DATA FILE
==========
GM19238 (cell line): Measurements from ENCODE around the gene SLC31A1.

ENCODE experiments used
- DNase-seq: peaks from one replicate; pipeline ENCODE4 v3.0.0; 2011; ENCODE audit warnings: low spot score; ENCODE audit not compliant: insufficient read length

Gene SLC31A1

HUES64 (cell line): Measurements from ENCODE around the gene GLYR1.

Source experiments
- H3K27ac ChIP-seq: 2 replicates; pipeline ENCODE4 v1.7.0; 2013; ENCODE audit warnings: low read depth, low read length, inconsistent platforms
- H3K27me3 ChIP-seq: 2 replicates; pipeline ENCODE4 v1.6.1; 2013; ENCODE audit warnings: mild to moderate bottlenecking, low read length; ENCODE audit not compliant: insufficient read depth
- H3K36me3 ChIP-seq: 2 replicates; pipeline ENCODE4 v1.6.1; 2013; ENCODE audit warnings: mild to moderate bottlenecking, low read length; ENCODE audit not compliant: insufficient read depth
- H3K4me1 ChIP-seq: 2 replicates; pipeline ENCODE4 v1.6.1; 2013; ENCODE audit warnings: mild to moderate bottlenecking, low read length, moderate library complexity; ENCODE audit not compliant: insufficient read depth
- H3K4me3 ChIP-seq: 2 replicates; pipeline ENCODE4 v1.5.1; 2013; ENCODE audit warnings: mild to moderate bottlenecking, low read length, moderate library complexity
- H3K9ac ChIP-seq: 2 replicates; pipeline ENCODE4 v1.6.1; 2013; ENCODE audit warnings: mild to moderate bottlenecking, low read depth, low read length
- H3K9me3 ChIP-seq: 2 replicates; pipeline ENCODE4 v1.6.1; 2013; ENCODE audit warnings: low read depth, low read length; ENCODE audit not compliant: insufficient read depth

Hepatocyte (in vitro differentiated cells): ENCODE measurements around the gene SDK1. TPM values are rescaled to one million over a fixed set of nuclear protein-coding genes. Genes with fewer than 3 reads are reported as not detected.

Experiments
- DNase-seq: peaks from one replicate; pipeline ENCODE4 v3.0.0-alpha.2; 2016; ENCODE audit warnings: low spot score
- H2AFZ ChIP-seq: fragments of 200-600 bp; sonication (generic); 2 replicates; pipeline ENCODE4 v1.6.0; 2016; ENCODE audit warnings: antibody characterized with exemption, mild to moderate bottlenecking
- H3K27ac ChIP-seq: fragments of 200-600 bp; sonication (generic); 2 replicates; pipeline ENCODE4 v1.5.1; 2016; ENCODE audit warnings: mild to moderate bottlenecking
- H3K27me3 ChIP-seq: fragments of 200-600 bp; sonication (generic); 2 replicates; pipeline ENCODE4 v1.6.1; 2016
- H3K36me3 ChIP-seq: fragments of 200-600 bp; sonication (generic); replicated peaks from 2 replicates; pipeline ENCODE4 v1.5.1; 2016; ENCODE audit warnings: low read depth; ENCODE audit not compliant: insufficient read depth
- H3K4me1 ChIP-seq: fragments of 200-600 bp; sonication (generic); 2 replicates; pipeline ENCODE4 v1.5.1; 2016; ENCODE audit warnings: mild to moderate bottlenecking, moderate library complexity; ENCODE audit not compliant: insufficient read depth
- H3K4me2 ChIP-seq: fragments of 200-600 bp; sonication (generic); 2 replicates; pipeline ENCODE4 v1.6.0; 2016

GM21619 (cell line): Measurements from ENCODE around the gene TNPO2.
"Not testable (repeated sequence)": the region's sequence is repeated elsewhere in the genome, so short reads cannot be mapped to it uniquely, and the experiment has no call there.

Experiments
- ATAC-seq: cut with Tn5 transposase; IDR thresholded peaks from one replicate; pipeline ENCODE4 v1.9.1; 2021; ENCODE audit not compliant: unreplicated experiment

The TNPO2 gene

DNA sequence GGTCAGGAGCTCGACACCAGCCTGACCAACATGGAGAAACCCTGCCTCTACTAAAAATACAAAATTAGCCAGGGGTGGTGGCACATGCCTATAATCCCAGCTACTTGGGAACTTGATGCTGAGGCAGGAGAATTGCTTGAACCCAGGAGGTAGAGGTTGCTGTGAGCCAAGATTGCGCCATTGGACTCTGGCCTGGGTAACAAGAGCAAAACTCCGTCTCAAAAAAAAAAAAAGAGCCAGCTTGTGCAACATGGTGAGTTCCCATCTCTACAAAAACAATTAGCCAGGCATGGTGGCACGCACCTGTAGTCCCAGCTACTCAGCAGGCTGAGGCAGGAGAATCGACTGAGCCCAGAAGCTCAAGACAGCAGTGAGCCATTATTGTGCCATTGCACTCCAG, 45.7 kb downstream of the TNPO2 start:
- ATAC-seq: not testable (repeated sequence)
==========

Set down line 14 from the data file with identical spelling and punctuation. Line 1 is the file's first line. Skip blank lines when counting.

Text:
Hepatocyte (in vitro differentiated cells): ENCODE measurements around the gene SDK1. TPM values are rescaled to one million over a fixed set of nuclear protein-coding genes. Genes with fewer than 3 reads are reported as not detected.